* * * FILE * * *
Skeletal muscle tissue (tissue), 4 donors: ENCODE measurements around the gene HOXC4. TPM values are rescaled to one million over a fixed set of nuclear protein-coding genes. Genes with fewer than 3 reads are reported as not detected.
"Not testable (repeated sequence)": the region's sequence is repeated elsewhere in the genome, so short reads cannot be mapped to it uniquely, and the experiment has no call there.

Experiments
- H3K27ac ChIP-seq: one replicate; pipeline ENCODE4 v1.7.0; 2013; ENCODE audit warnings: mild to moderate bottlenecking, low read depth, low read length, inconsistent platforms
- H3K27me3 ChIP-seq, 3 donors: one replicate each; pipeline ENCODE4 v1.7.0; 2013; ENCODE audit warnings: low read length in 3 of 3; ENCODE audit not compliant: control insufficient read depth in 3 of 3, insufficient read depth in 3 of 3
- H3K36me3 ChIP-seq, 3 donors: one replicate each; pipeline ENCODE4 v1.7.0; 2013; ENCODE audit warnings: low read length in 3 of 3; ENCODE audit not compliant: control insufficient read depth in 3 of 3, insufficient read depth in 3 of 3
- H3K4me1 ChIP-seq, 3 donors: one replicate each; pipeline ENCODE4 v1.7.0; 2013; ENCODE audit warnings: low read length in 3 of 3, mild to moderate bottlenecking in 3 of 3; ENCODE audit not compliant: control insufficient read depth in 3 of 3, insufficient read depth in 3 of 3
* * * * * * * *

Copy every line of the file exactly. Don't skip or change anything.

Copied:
Skeletal muscle tissue (tissue), 4 donors: ENCODE measurements around the gene HOXC4. TPM values are rescaled to one million over a fixed set of nuclear protein-coding genes. Genes with fewer than 3 reads are reported as not detected.
"Not testable (repeated sequence)": the region's sequence is repeated elsewhere in the genome, so short reads cannot be mapped to it uniquely, and the experiment has no call there.

Experiments
- H3K27ac ChIP-seq: one replicate; pipeline ENCODE4 v1.7.0; 2013; ENCODE audit warnings: mild to moderate bottlenecking, low read depth, low read length, inconsistent platforms
- H3K27me3 ChIP-seq, 3 donors: one replicate each; pipeline ENCODE4 v1.7.0; 2013; ENCODE audit warnings: low read length in 3 of 3; ENCODE audit not compliant: control insufficient read depth in 3 of 3, insufficient read depth in 3 of 3
- H3K36me3 ChIP-seq, 3 donors: one replicate each; pipeline ENCODE4 v1.7.0; 2013; ENCODE audit warnings: low read length in 3 of 3; ENCODE audit not compliant: control insufficient read depth in 3 of 3, insufficient read depth in 3 of 3
- H3K4me1 ChIP-seq, 3 donors: one replicate each; pipeline ENCODE4 v1.7.0; 2013; ENCODE audit warnings: low read length in 3 of 3, mild to moderate bottlenecking in 3 of 3; ENCODE audit not compliant: control insufficient read depth in 3 of 3, insufficient read depth in 3 of 3